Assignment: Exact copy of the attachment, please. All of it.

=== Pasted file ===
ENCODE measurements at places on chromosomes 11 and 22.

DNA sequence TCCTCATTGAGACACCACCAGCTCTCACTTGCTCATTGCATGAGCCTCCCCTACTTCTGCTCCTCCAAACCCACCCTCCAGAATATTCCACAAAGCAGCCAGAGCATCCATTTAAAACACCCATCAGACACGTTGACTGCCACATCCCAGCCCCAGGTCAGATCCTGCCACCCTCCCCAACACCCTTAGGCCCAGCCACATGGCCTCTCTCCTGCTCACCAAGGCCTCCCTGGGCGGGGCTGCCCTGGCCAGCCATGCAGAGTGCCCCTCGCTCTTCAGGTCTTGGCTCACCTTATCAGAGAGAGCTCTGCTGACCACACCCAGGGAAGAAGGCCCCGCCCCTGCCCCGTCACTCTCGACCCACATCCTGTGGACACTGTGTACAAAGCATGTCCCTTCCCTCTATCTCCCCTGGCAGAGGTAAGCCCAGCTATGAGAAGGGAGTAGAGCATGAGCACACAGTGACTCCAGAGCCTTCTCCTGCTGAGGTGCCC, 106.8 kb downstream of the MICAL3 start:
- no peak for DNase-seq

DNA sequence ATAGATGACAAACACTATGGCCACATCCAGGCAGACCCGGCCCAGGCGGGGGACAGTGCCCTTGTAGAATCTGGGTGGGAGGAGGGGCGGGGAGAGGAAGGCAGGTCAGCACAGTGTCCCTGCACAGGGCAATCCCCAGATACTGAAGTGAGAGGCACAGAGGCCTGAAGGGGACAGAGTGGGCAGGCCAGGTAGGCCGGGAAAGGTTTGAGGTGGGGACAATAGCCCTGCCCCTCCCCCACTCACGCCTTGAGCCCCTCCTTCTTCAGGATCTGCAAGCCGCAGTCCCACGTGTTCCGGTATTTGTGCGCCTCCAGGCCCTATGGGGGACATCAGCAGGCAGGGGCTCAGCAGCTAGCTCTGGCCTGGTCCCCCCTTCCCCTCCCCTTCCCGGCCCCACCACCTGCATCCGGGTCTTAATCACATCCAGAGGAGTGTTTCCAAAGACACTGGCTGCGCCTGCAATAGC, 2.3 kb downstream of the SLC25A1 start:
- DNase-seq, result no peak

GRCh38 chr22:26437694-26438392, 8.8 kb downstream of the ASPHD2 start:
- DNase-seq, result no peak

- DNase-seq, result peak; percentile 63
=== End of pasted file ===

ENCODE measurements at places on chromosomes 11 and 22.

DNA sequence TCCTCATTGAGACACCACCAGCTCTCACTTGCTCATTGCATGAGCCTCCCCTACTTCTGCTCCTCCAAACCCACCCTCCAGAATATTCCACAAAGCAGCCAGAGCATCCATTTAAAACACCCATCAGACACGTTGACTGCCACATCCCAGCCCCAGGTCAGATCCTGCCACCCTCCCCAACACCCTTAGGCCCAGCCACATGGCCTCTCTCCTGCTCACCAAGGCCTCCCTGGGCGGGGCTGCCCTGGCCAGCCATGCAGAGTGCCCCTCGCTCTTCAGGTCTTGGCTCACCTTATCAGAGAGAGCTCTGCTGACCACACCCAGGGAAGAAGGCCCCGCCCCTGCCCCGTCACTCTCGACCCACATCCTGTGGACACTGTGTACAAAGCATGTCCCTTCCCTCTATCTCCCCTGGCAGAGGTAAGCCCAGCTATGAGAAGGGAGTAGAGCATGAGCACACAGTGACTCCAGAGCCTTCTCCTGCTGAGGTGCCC, 106.8 kb downstream of the MICAL3 start:
- no peak for DNase-seq

DNA sequence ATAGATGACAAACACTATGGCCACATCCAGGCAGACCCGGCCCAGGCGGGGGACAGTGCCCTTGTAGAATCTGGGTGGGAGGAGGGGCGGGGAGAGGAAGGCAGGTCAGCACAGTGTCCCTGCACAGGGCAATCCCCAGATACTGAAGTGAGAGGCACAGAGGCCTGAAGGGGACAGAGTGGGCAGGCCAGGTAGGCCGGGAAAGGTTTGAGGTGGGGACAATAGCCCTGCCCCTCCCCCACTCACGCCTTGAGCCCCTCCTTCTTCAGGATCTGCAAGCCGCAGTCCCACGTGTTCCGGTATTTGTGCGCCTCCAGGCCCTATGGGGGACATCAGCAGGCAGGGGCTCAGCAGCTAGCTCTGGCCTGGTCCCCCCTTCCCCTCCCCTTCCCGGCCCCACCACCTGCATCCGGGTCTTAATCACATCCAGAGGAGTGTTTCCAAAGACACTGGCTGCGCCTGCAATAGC, 2.3 kb downstream of the SLC25A1 start:
- DNase-seq, result no peak

GRCh38 chr22:26437694-26438392, 8.8 kb downstream of the ASPHD2 start:
- DNase-seq, result no peak

- DNase-seq, result peak; percentile 63